I’m also thinking of preaching a sermon at the beginning of each month on the theology of that month’s hymn, expositing an appropriate portion of Scripture highlighted by the hymn. I trust it would help our folks delve the depths of these great works.

    • Bob Kauflin December 31, 2008 at 2:13 PM #

      Eric,

      Sounds like you have some great ideas. Here’s how we’ve been teaching the hymns. The first Sunday we generally introduce the fact that we’re memorizing the hymn this month, and talk some about the theology of the hymn. (This past month we didn’t actually do that until the 4th Sunday, so plans are sometimes different from execution.) Around the third Sunday we’ll remind people that we’re memorizing the hymn as a church and turn off the lyrics after the first or second verse. We encourage guests to just listen to the words and be encouraged by the truths we’re singing. On the last Sunday, we sing the whole hymn with no projected lyrics.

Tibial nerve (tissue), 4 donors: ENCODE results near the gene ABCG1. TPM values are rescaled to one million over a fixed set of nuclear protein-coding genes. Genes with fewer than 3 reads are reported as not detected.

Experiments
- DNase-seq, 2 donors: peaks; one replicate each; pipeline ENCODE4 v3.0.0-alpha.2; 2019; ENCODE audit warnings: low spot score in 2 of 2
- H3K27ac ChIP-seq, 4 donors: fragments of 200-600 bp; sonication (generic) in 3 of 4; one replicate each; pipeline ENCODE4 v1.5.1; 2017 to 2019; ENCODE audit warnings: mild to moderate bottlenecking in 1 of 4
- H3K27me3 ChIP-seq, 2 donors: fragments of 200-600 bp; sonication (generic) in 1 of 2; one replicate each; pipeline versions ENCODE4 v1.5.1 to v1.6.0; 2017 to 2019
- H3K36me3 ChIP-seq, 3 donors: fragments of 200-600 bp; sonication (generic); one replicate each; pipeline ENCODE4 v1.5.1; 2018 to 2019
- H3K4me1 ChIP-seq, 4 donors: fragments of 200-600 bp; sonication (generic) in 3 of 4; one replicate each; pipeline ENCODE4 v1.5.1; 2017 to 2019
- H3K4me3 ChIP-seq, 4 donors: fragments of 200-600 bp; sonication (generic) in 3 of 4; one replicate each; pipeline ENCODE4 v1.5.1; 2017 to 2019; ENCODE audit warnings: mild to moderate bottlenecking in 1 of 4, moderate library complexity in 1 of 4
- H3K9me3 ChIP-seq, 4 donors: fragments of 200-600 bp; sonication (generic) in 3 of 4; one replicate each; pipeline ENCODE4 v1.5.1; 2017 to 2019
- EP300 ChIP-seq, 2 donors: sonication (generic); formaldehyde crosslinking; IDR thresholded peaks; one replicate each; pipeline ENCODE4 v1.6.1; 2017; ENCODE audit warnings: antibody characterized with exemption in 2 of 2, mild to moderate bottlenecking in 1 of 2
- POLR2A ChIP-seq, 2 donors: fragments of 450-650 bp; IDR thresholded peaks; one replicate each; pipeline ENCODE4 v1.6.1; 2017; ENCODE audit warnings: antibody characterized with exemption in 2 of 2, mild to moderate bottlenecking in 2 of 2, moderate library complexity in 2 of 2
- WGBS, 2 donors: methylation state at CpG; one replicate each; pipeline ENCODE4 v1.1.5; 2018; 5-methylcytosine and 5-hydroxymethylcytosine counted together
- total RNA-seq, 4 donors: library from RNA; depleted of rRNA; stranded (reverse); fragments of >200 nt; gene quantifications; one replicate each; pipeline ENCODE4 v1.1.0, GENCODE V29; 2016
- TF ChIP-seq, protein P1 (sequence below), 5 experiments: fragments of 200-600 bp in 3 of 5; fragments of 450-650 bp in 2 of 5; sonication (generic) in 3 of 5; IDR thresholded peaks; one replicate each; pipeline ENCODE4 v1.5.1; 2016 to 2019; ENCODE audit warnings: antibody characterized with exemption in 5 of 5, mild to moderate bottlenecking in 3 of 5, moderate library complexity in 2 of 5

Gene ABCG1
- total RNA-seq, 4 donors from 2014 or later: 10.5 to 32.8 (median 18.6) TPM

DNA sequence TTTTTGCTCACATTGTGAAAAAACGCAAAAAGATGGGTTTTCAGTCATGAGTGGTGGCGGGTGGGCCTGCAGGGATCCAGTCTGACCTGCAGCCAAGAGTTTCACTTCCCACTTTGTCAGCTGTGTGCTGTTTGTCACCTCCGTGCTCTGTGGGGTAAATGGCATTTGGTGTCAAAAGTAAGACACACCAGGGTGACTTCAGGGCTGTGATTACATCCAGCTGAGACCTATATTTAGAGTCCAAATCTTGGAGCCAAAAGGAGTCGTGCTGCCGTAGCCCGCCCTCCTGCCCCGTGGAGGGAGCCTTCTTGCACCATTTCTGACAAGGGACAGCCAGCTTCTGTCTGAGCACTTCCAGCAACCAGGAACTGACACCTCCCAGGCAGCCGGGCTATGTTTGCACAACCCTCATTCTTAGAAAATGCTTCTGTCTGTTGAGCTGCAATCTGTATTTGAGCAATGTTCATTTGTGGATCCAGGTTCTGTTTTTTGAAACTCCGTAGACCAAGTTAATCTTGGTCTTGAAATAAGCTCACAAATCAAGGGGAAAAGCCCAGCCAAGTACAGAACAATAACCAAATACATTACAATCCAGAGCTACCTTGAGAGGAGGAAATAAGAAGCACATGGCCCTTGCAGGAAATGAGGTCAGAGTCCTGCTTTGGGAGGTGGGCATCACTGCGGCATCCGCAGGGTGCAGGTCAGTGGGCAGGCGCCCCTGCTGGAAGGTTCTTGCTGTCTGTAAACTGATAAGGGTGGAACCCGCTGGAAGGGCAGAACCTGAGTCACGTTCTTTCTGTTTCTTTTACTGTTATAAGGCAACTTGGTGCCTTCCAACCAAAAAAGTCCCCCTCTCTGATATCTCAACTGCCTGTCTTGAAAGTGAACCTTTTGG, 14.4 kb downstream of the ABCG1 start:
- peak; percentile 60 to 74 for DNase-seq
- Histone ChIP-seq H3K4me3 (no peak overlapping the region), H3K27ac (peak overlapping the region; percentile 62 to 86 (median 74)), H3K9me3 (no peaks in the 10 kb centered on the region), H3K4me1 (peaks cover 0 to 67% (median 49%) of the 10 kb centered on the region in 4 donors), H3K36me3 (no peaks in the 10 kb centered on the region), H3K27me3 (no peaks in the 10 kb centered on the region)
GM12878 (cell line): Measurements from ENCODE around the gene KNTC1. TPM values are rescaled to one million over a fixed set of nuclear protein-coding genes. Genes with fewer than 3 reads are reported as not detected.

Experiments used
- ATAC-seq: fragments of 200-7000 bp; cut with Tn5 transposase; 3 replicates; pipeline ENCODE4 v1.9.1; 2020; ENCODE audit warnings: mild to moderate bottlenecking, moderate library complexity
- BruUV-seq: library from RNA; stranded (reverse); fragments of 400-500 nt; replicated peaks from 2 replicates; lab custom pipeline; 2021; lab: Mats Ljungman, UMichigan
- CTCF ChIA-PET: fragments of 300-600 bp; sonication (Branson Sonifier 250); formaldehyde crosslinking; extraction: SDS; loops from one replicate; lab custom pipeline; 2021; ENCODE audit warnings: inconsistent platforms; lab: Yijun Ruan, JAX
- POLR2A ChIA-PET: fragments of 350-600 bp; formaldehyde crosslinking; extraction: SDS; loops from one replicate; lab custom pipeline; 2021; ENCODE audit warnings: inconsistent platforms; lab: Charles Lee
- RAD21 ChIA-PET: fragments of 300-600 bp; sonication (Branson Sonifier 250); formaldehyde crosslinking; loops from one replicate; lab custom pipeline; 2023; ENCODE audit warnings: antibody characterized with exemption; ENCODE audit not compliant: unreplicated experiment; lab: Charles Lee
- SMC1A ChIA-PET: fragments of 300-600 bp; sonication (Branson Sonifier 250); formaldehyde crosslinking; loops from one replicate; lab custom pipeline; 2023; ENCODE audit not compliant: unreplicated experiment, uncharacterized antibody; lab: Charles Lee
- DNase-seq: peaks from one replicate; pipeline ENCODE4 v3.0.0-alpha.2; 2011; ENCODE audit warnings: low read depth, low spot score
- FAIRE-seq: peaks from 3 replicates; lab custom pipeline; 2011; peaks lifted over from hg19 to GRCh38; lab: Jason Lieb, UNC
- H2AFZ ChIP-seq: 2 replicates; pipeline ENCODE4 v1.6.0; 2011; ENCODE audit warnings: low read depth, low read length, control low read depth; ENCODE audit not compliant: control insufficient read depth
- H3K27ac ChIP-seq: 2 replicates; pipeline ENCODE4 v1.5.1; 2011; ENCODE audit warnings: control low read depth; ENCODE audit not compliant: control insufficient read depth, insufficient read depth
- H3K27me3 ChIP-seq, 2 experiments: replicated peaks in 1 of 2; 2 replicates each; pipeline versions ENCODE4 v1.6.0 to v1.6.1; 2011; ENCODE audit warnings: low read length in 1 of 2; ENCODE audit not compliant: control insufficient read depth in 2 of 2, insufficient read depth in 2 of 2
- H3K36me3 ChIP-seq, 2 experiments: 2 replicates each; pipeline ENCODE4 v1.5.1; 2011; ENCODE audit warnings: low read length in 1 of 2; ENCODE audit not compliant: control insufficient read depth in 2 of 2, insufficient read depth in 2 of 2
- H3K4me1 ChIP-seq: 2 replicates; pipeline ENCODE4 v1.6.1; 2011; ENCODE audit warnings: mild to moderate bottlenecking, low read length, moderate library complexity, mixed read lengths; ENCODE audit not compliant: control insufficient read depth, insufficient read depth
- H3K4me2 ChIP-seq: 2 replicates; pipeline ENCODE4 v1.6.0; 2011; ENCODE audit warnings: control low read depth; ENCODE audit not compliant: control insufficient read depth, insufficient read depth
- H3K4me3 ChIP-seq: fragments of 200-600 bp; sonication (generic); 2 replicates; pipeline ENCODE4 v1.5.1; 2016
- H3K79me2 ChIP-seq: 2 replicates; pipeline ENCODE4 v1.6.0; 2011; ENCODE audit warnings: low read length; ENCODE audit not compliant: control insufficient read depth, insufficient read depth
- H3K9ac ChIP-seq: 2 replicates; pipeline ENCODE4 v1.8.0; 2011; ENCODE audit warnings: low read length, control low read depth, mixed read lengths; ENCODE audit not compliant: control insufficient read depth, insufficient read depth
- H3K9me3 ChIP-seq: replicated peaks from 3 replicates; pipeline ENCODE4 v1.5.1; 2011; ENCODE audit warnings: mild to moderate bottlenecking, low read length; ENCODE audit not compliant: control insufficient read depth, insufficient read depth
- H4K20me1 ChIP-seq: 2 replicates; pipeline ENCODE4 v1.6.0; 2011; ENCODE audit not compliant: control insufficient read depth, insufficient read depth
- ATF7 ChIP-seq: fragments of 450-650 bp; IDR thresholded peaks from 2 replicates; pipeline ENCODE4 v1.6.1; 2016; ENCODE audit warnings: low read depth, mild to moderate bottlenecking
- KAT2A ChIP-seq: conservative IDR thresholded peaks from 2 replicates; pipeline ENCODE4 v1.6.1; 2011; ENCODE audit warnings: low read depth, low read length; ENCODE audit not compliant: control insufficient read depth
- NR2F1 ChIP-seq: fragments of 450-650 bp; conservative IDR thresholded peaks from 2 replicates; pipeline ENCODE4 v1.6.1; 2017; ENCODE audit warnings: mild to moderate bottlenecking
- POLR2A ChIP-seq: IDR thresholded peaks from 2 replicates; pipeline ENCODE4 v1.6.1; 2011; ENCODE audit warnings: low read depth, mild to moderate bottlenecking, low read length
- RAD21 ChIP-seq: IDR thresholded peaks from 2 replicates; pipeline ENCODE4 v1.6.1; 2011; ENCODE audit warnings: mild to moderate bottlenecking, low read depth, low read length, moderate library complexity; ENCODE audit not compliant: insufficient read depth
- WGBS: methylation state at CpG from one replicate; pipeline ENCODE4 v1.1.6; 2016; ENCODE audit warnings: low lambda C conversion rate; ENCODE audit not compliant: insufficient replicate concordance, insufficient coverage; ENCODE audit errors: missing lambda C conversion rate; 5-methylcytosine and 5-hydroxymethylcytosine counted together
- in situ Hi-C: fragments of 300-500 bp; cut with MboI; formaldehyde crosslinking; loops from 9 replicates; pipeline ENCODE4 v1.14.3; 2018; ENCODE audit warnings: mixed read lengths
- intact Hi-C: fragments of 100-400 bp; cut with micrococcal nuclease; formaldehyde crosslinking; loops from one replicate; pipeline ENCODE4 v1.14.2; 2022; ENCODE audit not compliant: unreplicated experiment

So far, no one’s complained about too much repetition, because our goal is to actually memorize the hymns. I think we’re starting to see the benefit of repetition, actually. People are able to sing rich theological truth from memory, which feeds their souls.

      As far as using different instrumentation, that happens naturally for us as we use about four different bands on Sundays. But if you don’t have that setup, it’s a good idea to vary instrumentation, keeping the focus on the voices of the congregation.

  10. Zac Hicks June 6, 2009 at 5:38 PM #

    What a fabulous idea! This will definitely edify. For me, this is one of the primary benefits of being a worship leader who utilizes great hymns of the faith (even ones I set to modern music!). The hymns are in my soul, speaking to me and dialoguing with me every day. That’s truly when we can, across time, speak to one another in psalms, hymns, and spiritual songs. Great idea. I’m going to keep this in the vault for our church.

Trackbacks/Pingbacks

  1. Review of Covenant Life Church's self-produced album "How Sweet the Sound: Remembering Great Hymns of the Faith" | i am an offering - January 29, 2009

    [...] while back Bob Kauflin mentioned on Worship Matters that his church was working their way through memorizing se….  What an amazing idea!  Even more amazing is what the church did to help the congregation [...]